The author of the notorious Goldstone Report admits he got it wrong. Too late. By Peter Berkowitz.
The Hoover Institution hosted its annual Spring Retreat beginning on Sunday, April 21, 2013, with before-dinner remarks by Kevin Warsh, a distinguished visiting fellow at the Hoover Institution and a lecturer at the Stanford Graduate School of Business. His speech, titled “The Economy over the Horizon: Unknown Knowns,” emphasized the importance of the state of the economy, which currently has a 2 percent growth rate, and understanding the concept of “unknown knowns,” a reference to former secretary of defense Donald Rumsfeld.
There are many military solutions to the Israeli-Palestinian conflict; the problem is that none of them are particularly good outcomes. In fact, they are so draconian as to admit the proposition that there is no practical or sustainable solution that is solely military. That, however, is the case for most wars. Any war that stops short of killing every single member of the opposing society accepts a political solution.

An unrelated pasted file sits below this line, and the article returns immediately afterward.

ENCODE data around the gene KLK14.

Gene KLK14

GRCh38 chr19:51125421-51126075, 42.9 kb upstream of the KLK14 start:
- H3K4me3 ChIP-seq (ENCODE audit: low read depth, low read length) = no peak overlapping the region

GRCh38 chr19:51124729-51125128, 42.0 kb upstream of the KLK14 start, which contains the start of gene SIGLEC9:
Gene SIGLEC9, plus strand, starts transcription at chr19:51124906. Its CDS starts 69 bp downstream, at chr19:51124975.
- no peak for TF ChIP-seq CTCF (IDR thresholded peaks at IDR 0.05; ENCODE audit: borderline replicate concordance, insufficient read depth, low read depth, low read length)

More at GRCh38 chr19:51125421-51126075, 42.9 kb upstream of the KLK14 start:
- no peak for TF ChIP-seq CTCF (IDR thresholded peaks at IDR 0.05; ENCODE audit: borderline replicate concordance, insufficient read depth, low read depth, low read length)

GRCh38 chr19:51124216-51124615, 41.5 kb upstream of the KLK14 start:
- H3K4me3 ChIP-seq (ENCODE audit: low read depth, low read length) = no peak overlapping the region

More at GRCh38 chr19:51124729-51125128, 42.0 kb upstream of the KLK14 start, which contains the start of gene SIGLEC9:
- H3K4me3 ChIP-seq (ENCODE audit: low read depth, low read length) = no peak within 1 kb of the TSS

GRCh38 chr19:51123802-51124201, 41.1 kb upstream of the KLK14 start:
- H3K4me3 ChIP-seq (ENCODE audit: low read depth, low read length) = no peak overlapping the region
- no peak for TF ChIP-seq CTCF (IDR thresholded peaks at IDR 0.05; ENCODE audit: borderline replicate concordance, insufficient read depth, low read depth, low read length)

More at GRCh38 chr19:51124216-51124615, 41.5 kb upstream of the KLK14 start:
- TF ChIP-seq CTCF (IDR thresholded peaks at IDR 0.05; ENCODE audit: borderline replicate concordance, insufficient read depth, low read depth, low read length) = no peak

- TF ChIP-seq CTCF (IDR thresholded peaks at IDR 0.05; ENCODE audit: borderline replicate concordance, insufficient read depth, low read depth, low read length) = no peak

Hoover fellow Peter Berkowitz on Aleksandr Solzhenitsyn, the late Soviet dissident and honorary Hoover fellow to whom “one word of truth outweighed the whole world.”
What sustains the conservative agenda? What makes it distinctive and coherent? In a word, principle. By Peter Berkowitz.
The evolving consensus: their nation, though threatened, is sound. By Peter Berkowitz.
An Arab state wrestles with its own clash of civilizations. By Peter Berkowitz.
It's rare enough these days for an American to write a thoughtful book about U.S. politics that transcends partisan vituperation and casts light on political complexities.
The Hoover Institution's Fall 2005 Retreat brought together Hoover fellows and guest speakers to address a wide-ranging set of public policy issues.
Women in Kuwait have made significant advances in their pursuit of civil rights. Could Kuwait become a model for other Arab states? By Hoover fellow Peter Berkowitz.
From soldier to statesman, by way of most vilified leader in the world. By Peter Berkowitz.
In the foreign policy establishment, among progressives of all stripes, and even for significant segments of the conservative movement, "neoconservatism" has come to stand for all that has gone wrong in American foreign policy over the last seven years -- especially in Iraq...
In a nuclear Iran, could we count on a democratic counterrevolution? Hardly.Why we may have to impose a naval blockade instead. By Shmuel Bar and Peter Berkowitz.
Can the new century prove an age of peace? Niall Ferguson considers the question by examining conflict in three of the last century’s hot spots: Bosnia, Guatemala, and Cambodia.